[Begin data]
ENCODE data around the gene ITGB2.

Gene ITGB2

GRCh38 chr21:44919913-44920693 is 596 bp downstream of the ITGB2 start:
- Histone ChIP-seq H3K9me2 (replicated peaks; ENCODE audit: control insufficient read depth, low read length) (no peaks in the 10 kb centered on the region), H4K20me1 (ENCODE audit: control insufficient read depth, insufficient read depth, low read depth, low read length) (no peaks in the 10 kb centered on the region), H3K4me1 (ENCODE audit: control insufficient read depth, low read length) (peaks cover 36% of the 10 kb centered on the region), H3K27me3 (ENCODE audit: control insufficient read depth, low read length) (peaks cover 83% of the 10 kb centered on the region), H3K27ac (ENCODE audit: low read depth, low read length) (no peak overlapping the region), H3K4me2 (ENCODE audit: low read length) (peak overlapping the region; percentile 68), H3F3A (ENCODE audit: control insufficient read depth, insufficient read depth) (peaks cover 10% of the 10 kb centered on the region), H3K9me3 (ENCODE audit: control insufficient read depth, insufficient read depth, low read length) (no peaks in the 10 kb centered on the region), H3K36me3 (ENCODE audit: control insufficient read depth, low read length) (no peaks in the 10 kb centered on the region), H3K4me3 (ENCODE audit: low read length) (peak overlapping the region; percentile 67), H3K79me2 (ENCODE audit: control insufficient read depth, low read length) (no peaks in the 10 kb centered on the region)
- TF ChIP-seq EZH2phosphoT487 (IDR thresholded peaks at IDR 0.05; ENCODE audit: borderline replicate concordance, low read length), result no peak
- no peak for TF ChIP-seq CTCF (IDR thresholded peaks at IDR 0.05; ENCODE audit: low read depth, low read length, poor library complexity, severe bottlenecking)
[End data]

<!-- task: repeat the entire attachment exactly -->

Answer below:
ENCODE data around the gene ITGB2.

Gene ITGB2

GRCh38 chr21:44919913-44920693 is 596 bp downstream of the ITGB2 start:
- Histone ChIP-seq H3K9me2 (replicated peaks; ENCODE audit: control insufficient read depth, low read length) (no peaks in the 10 kb centered on the region), H4K20me1 (ENCODE audit: control insufficient read depth, insufficient read depth, low read depth, low read length) (no peaks in the 10 kb centered on the region), H3K4me1 (ENCODE audit: control insufficient read depth, low read length) (peaks cover 36% of the 10 kb centered on the region), H3K27me3 (ENCODE audit: control insufficient read depth, low read length) (peaks cover 83% of the 10 kb centered on the region), H3K27ac (ENCODE audit: low read depth, low read length) (no peak overlapping the region), H3K4me2 (ENCODE audit: low read length) (peak overlapping the region; percentile 68), H3F3A (ENCODE audit: control insufficient read depth, insufficient read depth) (peaks cover 10% of the 10 kb centered on the region), H3K9me3 (ENCODE audit: control insufficient read depth, insufficient read depth, low read length) (no peaks in the 10 kb centered on the region), H3K36me3 (ENCODE audit: control insufficient read depth, low read length) (no peaks in the 10 kb centered on the region), H3K4me3 (ENCODE audit: low read length) (peak overlapping the region; percentile 67), H3K79me2 (ENCODE audit: control insufficient read depth, low read length) (no peaks in the 10 kb centered on the region)
- TF ChIP-seq EZH2phosphoT487 (IDR thresholded peaks at IDR 0.05; ENCODE audit: borderline replicate concordance, low read length), result no peak
- no peak for TF ChIP-seq CTCF (IDR thresholded peaks at IDR 0.05; ENCODE audit: low read depth, low read length, poor library complexity, severe bottlenecking)